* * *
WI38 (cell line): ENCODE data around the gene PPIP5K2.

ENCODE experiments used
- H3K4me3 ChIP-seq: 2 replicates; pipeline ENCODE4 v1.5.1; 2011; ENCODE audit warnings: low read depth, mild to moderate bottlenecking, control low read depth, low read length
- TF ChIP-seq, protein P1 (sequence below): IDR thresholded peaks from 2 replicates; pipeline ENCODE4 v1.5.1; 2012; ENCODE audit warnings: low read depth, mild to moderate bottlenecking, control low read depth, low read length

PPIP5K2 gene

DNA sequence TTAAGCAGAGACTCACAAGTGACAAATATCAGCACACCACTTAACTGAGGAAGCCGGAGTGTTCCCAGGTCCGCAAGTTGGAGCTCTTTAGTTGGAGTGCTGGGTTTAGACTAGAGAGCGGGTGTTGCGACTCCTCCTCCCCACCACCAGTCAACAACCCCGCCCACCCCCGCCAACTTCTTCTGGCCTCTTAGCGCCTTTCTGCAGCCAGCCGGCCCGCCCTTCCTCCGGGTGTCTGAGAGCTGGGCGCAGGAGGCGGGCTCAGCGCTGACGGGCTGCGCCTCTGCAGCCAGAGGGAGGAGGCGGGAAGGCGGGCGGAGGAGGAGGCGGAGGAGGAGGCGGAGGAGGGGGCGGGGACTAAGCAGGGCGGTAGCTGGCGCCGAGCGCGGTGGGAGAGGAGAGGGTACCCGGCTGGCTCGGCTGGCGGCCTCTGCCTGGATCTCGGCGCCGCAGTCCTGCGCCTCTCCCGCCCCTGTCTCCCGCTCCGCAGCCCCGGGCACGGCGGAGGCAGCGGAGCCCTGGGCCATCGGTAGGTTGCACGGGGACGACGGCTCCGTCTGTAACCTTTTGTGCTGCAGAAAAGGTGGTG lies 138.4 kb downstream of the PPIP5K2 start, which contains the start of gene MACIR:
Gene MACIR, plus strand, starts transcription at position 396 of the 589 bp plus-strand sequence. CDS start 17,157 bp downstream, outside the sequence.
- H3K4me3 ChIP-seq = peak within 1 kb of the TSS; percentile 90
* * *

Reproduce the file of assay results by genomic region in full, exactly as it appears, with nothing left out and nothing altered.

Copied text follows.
WI38 (cell line): ENCODE data around the gene PPIP5K2.

ENCODE experiments used
- H3K4me3 ChIP-seq: 2 replicates; pipeline ENCODE4 v1.5.1; 2011; ENCODE audit warnings: low read depth, mild to moderate bottlenecking, control low read depth, low read length
- TF ChIP-seq, protein P1 (sequence below): IDR thresholded peaks from 2 replicates; pipeline ENCODE4 v1.5.1; 2012; ENCODE audit warnings: low read depth, mild to moderate bottlenecking, control low read depth, low read length

PPIP5K2 gene

DNA sequence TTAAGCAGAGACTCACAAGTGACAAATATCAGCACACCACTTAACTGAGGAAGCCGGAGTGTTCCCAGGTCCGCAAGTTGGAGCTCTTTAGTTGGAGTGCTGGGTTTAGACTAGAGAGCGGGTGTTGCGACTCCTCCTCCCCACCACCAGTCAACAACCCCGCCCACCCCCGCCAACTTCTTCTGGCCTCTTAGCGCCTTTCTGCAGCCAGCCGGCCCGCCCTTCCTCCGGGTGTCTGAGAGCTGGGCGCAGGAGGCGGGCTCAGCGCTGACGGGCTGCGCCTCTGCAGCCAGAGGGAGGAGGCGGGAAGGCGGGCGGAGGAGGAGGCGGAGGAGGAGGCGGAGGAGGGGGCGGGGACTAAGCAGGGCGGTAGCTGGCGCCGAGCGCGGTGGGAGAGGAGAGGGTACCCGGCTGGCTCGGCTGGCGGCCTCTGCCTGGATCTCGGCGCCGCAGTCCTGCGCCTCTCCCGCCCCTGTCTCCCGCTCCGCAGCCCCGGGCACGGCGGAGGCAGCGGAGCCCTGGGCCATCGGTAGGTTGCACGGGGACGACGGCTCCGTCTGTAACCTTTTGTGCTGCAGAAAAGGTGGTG lies 138.4 kb downstream of the PPIP5K2 start, which contains the start of gene MACIR:
Gene MACIR, plus strand, starts transcription at position 396 of the 589 bp plus-strand sequence. CDS start 17,157 bp downstream, outside the sequence.
- H3K4me3 ChIP-seq = peak within 1 kb of the TSS; percentile 90